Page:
As we said, on the 5th visit, Bob made a purchase and it was recorded in a Purchase Event, making use of the same tags as would be used for WT Analytics – WT.pn_sku, WT.tx_u, WT.tx_e, etc.

A simple representation of the purchase data is shown here:

vdm5

At this point, we have identified the relevant events that make up Bob’s history.

Applying Your Attribution Model to the Data

For example purposes, I will illustrate a simple Attribution approach that will allocate 50% of the credit to the last non-direct touch prior to conversion and evenly distribute the remaining 50% to the preceding non-direct visits with a maximum consideration window of 30 days.

This illustration walks us through the basic steps that you could follow to apply an attribution model.

In order to perform these steps, you will likely have to extract the data out of the VDM database and write a program (in SAS for example) or get fancy with Excel to clean and manipulate the data. This section is not depicting a functional aspect of Visitor Data Mart.

Step 1 – Assemble Your Data

In this step, you must build your working dataset.  In this case, we will create a simple data set that combines the purchase with the other events in chronological order, latest first.  The data is pulled from the VDM database using SQL Queries.

Our sample data looks like this at this point:

vdm5-100pct

Step 2 – Discard Rows That Do Not Qualify for Credit

In this step, we will be removing rows that do not qualify to receive credit.  In our example, we will remove any direct visit rows (since our model specifies non-direct visits only) and any rows whose event timestamp falls outside the consideration window.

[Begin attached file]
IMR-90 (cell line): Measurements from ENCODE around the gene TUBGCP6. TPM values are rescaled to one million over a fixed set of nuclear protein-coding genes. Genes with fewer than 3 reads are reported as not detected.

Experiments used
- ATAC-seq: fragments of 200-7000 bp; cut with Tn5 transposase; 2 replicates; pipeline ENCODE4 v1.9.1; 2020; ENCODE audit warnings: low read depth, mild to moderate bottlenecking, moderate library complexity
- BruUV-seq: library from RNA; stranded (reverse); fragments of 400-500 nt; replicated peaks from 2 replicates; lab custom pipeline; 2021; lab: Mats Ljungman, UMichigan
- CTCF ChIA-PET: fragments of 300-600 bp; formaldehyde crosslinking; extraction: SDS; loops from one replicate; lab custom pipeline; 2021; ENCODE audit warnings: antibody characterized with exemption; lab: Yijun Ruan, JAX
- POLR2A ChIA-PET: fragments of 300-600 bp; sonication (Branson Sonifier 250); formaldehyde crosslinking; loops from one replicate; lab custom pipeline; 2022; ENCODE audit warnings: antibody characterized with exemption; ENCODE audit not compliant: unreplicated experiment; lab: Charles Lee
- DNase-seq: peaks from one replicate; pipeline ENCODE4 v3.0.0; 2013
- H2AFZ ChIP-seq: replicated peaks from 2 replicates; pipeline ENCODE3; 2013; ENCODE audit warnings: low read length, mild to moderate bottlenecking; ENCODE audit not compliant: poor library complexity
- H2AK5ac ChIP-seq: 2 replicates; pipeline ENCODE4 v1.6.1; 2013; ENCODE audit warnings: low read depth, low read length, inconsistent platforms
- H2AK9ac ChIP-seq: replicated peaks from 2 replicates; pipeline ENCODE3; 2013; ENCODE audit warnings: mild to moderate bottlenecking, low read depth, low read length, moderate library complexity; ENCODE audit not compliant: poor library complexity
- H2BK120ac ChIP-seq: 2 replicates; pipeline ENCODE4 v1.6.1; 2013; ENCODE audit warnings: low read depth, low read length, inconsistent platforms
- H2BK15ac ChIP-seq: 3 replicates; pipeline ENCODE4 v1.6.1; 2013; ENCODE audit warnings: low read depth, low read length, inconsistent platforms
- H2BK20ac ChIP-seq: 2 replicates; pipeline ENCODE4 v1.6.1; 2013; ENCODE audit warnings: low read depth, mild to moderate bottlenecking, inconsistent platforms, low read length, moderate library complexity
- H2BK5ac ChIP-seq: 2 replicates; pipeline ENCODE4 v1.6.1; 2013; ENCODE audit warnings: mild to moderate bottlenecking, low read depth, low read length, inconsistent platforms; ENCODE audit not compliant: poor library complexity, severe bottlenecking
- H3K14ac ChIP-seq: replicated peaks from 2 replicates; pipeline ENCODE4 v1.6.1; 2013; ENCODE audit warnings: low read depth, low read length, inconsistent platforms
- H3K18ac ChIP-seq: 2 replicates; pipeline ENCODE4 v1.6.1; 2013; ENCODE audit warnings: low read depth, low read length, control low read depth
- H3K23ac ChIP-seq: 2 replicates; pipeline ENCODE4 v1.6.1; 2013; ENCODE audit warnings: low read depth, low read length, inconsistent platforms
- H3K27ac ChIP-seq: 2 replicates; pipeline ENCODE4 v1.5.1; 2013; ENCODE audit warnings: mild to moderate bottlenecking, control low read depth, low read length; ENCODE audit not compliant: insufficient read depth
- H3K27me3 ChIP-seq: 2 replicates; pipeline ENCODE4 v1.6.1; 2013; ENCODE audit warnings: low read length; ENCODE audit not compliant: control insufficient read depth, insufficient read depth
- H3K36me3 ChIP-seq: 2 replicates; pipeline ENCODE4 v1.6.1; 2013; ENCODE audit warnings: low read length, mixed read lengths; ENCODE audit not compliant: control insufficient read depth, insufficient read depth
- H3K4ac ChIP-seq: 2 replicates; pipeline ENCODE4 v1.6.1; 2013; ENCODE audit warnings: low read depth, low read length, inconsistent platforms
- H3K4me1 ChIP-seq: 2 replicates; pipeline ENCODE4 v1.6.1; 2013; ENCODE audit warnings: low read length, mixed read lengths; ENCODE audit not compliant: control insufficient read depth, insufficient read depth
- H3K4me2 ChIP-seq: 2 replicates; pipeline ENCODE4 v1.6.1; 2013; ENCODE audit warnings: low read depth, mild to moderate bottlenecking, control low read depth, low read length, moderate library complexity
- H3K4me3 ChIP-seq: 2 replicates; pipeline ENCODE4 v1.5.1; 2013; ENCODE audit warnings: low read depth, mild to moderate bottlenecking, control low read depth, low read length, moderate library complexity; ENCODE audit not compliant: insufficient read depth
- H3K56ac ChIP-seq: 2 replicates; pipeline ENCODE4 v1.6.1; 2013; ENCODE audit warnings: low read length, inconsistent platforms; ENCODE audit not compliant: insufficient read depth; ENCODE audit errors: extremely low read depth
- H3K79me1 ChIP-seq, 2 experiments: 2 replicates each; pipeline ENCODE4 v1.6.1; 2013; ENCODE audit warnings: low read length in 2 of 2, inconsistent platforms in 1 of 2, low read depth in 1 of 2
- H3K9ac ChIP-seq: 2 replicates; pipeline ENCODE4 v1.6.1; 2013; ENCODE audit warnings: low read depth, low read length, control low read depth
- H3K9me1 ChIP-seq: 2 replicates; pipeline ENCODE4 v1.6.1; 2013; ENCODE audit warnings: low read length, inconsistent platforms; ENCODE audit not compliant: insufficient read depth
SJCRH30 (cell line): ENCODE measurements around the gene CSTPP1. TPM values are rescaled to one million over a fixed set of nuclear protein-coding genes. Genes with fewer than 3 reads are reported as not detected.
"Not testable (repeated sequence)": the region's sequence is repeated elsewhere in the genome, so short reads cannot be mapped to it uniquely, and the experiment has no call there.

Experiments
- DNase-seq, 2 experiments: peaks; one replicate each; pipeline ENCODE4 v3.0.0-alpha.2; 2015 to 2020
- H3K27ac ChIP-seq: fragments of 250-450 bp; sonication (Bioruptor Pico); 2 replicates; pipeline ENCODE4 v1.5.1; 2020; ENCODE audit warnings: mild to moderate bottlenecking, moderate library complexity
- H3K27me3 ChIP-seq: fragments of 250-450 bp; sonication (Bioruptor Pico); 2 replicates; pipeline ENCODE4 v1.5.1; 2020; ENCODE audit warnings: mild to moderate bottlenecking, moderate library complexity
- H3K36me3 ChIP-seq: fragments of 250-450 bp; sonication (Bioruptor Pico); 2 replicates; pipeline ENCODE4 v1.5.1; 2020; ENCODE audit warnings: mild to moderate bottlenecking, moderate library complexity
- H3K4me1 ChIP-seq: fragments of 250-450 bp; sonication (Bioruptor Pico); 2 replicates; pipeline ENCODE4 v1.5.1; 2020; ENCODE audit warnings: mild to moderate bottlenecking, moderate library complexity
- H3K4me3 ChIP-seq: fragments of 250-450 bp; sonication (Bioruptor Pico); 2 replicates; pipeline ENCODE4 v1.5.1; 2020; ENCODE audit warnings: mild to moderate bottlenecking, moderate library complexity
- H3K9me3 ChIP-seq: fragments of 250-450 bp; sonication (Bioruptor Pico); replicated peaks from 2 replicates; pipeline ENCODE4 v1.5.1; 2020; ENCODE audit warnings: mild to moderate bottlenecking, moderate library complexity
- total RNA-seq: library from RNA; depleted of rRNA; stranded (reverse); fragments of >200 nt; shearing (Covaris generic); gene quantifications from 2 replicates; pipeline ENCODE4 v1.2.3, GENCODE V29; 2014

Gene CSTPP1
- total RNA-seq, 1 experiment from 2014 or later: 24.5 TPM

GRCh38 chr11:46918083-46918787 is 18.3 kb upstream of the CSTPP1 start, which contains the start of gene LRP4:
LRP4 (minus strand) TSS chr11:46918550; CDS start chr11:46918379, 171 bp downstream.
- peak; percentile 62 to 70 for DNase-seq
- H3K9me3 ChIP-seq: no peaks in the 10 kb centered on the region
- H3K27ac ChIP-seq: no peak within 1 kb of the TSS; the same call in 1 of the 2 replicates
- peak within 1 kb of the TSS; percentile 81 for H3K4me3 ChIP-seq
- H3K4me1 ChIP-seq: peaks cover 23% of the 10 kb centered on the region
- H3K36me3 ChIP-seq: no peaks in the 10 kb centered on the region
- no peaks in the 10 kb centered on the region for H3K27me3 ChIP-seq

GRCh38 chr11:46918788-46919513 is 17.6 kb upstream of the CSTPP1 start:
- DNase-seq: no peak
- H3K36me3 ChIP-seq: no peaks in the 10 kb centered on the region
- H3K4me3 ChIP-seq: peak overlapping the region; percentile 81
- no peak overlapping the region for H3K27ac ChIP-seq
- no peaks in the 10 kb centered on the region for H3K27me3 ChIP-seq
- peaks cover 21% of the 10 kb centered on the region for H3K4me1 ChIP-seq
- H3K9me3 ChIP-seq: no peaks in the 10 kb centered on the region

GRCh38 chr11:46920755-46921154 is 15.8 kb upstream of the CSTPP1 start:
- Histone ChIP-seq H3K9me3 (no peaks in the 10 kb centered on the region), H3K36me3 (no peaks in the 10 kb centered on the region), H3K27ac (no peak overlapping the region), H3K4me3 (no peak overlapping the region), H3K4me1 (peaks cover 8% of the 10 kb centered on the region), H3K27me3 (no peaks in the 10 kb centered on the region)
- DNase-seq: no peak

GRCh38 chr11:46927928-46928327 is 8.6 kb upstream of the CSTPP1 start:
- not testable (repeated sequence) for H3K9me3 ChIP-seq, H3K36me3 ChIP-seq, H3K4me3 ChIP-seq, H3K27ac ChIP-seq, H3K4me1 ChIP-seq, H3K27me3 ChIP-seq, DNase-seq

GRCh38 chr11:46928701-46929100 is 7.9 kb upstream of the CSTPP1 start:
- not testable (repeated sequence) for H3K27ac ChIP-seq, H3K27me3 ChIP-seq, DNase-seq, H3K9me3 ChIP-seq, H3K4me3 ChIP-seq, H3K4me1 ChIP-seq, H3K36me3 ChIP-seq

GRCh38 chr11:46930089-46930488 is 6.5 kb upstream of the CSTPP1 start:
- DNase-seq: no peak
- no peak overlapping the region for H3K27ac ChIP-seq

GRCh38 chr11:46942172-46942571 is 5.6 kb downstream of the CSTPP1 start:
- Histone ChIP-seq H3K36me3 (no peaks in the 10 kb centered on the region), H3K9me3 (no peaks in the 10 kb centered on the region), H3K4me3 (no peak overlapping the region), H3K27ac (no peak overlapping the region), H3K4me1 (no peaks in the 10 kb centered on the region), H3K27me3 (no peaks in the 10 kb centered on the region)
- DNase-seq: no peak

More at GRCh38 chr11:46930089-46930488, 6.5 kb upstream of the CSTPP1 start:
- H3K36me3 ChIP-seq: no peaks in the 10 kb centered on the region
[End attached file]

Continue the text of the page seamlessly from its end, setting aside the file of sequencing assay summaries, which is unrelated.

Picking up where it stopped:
vdm7-100pct

Step 3 – Apply Your Model’s Rules to the Data

In this step, we will divide up the credit for the sale according to the rules stated in our model.  The “pseudo-logic” for this follows:

For each invoice:
     RowCount = # of Rows getting Credit for that Purchase
     For i=1 to RowCount {
	If i=1   
		If RowCount = 1
			RowCredit=1
			RowDollars=PurchaseTotal
		Else 
			RowCredit = .5
			RowDollars = PurchaseTotal *.5
		End
	Else
		RowCredit = .5 / (RowCount-1)
		RowDollars = .5 * PurchaseTotal / (RowCount-1)
	End
i++

After applying this logic to our data, we can see that the most recent qualifying event received 50% credit for the conversion and the other 3 qualifying events each received 16.67% credit for the conversion.  For ROI calculations, we also divided the purchase revenue according to those percentages as well.  The results are shown here:

vdm8-100pct

A New Type of Reporting Required

There is no report in Webtrends that can reflect the post-attribution distribution of credit so you will need to build custom reports and/or dashboards to distribute.  You will also need to educate your customers about “full sale equivalents” to represent the credit given to your various channels.  Obviously we showed an example that contains only one purchase.  This method still works if you have thousands of purchases.  As seen in our example, email received 16.67% of a sale.  It may receive 50% of another sale, 10% of another and on and on and on.  At the end of the month, you add up the values in “Row Credit” to determine how many full sale equivalents the channel accounted for.

Here is a sample attribution report that would be useful for channel managers as well as executives.  This type of reporting would not be possible without applying an attribution model to your data.

vdm9-80pct

Concluding Thoughts